A local paper, the Spring Valley Bulletin, dated Wednesday, Oct. 23, 1957, reported from the scene: “Byron Gist, and his son Gary, 12, from Spring Valley, competed in the California Team Roping Championships in Oakdale, California. More than 400 cowboys from across the country converged on the tiny town for the three-day competition, which gave away $40,000 in money and prizes. Gary was the youngest of all of the competitors. He and Byron won first place in 2 out of 10 different ‘rounds,’ taking home $1,253.28, two brand new nylon ropes, and a variety of Western apparel. It is the largest competition of its kind in the country.”
“We set the arena record that lasted for 25 years,” Gist added. “Everybody said, ‘Oh, that’s an accident, that kid winning that go-round.’ Then I come right back and set the arena record and I won two go-rounds. I was 8.7 on one steer and 7.3. Back then, the score was about 30 foot, and the header and the heeler came behind the barrier on the right-hand side of the steer. And they roped big steers that probably averaged 600 to 650 pounds.”
Sometime in the next five years, Gist would convince his dad to rope from the left to get a better handle, just like he’d seen Jimmy Rodriguez, Jr., do—the 18-year-old 1959 team roping World Champion. Gist knew a good thing when he saw it and, within a year of his dad switching over, the pair went to their first National Finals Rodeo.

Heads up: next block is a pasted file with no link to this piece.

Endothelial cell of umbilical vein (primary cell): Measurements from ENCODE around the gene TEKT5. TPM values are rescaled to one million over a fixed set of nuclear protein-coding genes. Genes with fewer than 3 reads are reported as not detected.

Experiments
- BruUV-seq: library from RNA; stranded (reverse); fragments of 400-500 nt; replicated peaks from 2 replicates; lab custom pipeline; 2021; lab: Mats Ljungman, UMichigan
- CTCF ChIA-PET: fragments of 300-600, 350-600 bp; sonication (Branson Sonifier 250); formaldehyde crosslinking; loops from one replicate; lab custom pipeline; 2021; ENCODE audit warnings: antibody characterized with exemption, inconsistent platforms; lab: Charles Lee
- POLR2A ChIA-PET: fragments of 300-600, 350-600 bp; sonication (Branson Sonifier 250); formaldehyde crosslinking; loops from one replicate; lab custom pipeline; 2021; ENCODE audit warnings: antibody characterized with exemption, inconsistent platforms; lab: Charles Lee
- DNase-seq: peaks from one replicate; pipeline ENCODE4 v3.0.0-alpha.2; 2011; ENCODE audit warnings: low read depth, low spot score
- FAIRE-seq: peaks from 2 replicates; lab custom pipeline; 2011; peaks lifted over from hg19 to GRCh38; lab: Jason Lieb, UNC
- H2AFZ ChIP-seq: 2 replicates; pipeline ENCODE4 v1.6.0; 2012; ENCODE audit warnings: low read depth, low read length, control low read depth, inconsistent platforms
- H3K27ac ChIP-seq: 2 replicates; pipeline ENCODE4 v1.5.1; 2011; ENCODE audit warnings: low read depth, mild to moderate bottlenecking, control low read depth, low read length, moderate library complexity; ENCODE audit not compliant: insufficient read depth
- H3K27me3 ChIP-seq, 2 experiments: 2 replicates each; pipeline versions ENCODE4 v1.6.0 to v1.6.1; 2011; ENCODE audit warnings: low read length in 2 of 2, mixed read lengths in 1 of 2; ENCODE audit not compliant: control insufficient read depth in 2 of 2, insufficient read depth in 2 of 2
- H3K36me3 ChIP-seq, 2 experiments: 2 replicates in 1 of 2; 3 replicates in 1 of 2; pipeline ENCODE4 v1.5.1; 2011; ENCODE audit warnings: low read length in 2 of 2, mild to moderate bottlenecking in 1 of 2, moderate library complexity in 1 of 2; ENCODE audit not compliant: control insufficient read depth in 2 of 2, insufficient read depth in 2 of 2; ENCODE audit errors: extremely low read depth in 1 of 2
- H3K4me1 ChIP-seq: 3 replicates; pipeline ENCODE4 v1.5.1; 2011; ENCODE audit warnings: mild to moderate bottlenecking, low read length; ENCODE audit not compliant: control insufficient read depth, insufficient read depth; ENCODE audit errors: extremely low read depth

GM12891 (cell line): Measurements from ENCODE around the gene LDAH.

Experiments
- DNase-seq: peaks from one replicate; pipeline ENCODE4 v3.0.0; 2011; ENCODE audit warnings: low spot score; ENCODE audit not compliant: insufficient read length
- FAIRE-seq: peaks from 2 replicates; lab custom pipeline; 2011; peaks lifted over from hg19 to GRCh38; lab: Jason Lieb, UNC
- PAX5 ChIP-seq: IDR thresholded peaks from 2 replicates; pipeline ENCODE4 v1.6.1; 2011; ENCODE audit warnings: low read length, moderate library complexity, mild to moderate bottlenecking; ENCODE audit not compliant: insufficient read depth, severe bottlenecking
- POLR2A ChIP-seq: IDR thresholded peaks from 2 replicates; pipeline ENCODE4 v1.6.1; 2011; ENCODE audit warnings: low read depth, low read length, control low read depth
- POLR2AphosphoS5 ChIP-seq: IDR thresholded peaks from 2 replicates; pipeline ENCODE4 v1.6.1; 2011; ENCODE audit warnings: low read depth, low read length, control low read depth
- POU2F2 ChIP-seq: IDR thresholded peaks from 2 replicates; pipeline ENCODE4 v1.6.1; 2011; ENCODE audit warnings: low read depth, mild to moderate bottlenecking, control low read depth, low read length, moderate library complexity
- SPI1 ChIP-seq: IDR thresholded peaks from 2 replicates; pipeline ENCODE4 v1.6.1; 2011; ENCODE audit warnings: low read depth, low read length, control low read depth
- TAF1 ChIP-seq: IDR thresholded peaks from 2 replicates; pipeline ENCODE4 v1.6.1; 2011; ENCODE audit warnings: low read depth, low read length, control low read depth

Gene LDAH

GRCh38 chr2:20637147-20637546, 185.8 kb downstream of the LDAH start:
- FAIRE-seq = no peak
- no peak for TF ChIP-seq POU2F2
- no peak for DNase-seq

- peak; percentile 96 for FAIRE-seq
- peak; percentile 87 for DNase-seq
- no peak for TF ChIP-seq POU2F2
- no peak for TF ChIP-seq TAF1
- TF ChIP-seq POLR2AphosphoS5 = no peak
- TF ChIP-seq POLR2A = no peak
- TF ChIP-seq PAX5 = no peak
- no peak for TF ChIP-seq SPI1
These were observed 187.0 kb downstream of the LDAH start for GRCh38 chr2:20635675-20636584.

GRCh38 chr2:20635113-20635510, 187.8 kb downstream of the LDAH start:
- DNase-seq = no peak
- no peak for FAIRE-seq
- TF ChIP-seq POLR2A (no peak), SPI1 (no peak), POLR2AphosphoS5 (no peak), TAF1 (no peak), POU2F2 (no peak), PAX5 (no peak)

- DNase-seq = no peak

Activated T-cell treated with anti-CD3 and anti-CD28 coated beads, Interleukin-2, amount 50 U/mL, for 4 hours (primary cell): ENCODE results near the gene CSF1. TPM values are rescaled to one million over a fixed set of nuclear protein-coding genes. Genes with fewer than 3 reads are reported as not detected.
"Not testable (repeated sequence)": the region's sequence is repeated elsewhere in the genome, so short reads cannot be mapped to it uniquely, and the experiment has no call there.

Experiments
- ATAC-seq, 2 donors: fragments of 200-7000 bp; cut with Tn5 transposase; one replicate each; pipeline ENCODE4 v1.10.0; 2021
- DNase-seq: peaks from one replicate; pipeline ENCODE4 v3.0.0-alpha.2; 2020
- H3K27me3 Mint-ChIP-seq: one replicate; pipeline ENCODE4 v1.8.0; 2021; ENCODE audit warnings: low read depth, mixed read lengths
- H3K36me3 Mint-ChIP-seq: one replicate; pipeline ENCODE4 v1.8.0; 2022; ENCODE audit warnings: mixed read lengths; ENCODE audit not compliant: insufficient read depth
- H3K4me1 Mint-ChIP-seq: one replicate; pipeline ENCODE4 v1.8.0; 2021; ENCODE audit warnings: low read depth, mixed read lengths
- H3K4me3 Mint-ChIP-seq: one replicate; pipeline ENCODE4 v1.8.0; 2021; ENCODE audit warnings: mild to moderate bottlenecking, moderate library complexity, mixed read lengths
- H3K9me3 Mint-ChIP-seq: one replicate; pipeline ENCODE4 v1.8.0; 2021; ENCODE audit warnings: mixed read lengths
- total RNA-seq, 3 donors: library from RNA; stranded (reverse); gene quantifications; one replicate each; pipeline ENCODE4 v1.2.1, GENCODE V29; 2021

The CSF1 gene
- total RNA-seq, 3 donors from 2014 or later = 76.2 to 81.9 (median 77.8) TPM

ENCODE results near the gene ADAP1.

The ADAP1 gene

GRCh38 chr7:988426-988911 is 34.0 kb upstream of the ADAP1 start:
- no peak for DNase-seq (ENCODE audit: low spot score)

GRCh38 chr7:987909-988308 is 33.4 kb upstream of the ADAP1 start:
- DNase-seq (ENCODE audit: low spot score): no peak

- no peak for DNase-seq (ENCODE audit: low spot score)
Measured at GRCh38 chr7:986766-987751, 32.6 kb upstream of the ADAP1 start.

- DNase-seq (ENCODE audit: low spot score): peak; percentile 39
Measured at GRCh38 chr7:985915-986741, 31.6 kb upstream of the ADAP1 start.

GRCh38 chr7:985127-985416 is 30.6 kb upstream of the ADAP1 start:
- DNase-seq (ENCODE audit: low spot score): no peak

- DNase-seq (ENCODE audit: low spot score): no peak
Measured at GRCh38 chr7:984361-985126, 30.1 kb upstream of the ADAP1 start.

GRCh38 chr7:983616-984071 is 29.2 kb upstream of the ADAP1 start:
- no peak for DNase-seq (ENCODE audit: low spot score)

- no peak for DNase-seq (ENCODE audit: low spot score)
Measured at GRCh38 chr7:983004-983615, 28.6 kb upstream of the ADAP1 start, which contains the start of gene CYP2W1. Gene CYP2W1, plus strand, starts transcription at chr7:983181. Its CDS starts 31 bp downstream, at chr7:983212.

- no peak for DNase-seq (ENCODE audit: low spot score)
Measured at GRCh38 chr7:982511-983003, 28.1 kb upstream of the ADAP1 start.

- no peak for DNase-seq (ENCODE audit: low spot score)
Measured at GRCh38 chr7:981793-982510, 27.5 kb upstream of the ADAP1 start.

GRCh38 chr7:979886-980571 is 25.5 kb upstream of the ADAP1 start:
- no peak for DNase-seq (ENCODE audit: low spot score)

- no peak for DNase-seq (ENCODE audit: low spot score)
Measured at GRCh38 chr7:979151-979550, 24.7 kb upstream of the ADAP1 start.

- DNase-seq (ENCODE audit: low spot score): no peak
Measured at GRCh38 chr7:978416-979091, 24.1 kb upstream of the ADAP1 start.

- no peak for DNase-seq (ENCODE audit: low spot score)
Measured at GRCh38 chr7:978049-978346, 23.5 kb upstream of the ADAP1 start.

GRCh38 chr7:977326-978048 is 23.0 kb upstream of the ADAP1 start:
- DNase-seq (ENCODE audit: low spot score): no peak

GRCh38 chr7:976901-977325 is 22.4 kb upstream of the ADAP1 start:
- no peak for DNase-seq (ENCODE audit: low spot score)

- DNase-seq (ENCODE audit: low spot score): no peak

The 1962 NFR marked the first of 12 NFRs for which Gist would qualify. Byron would head for his son in six of the 12—half the time competing because he had also qualified, and half the time competing because he was Gist’s chosen partner. (These were the days when all team ropers competed for the Top 15 instead of each end earning a spot in the standings.)
“I won the National Finals Rodeo in the team roping with my dad in 1964 and was second for the World but, back then, they only had one World Champion team roper, so I won second. Lost it probably by about $600 or so, just through some bad luck. That’s how close it was.”